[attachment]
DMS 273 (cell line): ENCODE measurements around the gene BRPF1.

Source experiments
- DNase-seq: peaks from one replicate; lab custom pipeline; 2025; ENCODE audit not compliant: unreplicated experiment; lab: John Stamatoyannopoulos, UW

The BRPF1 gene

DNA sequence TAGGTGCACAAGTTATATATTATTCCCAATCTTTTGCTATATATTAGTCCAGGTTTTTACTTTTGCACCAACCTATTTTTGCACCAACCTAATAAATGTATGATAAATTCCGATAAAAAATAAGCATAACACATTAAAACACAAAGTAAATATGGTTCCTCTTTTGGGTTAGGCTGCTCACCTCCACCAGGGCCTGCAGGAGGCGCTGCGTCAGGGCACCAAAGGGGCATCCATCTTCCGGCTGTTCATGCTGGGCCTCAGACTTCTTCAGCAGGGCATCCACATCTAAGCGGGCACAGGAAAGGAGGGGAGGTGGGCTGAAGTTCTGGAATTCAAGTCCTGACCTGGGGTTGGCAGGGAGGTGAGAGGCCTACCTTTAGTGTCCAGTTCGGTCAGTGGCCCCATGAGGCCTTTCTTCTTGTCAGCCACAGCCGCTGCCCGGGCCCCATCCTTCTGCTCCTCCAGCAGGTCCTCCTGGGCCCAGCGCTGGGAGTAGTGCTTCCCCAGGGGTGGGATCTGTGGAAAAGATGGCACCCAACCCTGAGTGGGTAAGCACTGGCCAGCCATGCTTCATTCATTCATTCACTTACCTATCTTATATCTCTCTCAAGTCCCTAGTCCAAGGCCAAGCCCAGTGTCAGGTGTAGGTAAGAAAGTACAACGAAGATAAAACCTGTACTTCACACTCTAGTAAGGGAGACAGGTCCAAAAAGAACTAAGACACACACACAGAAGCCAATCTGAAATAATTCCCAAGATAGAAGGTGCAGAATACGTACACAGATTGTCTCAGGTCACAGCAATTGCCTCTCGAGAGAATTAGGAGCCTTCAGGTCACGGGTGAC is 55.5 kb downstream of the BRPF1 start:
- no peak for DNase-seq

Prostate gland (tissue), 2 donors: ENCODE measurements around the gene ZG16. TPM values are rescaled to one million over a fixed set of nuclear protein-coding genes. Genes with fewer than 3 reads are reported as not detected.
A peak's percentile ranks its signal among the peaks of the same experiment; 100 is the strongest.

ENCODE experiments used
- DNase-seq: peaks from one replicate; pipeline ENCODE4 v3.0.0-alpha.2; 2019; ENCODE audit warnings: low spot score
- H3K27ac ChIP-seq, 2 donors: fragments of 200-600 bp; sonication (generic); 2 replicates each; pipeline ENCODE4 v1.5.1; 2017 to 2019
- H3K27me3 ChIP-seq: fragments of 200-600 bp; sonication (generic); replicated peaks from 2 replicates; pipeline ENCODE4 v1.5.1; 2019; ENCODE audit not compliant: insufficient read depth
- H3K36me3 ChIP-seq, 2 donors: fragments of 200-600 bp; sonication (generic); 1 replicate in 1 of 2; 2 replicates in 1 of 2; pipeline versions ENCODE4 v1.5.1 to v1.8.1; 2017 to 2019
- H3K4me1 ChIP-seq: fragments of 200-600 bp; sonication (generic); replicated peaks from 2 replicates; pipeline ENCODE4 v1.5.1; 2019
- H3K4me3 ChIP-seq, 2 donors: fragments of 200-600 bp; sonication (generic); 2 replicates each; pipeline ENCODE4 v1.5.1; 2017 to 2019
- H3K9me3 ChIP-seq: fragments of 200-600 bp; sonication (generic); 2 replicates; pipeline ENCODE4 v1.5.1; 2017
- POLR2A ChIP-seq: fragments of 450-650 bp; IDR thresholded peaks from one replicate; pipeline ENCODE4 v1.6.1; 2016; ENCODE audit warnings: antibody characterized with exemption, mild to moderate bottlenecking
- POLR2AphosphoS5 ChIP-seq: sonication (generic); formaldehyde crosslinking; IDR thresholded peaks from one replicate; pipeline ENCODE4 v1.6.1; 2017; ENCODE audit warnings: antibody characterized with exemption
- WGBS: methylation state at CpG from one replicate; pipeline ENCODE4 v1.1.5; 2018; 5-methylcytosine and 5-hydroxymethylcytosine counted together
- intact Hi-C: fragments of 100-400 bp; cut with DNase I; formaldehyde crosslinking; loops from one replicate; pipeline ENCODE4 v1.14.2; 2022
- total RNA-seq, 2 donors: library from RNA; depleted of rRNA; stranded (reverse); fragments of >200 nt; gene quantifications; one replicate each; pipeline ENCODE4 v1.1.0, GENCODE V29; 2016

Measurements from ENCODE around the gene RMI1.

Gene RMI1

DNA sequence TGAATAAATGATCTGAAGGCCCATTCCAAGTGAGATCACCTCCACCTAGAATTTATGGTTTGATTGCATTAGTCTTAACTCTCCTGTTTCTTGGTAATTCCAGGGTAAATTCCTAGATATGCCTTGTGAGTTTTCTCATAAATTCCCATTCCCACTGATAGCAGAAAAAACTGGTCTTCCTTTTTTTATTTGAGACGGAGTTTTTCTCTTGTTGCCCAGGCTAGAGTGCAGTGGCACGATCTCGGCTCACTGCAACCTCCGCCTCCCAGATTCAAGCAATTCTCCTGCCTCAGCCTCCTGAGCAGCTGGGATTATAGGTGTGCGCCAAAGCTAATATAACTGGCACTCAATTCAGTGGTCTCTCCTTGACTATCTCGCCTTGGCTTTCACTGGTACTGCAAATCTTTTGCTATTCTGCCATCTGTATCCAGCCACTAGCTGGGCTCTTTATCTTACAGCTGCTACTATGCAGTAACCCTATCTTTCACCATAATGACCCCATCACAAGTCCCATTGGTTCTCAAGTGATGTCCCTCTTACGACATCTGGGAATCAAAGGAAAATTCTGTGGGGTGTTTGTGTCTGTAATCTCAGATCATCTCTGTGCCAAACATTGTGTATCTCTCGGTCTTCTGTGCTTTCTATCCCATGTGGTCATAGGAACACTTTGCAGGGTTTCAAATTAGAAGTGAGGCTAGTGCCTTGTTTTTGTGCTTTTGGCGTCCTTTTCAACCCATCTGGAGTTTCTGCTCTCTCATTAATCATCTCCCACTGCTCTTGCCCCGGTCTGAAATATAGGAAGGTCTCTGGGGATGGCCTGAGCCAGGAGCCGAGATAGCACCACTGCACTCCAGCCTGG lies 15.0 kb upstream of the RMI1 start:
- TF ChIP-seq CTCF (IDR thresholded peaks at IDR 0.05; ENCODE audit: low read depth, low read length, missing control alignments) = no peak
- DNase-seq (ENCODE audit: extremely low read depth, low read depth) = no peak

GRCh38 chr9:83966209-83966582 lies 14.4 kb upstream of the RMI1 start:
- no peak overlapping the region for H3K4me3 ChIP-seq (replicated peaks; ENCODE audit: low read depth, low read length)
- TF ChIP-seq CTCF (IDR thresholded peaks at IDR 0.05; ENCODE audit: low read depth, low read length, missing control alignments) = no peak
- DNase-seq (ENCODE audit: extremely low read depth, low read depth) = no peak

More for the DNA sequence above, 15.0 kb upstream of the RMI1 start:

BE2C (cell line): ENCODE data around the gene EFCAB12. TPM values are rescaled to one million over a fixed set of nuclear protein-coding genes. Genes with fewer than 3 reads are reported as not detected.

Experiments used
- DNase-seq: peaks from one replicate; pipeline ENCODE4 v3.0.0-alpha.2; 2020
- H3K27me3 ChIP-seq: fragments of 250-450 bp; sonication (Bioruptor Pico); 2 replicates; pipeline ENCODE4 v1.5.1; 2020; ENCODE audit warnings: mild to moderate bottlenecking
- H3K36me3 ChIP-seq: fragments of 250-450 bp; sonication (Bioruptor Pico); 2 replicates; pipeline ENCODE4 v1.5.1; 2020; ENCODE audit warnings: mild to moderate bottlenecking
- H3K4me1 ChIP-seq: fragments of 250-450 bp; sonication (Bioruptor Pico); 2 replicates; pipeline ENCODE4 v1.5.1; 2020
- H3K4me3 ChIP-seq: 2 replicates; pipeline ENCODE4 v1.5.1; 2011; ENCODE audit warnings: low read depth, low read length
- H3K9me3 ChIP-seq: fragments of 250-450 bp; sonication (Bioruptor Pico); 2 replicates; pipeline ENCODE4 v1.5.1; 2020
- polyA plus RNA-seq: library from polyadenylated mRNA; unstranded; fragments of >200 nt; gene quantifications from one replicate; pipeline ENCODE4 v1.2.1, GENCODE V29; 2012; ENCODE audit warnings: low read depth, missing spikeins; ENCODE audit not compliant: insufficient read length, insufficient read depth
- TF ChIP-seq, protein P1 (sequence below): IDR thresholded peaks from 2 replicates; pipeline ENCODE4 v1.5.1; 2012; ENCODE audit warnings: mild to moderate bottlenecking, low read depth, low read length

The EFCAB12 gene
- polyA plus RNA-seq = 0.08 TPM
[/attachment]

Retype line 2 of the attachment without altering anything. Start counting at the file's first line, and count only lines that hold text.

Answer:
Source experiments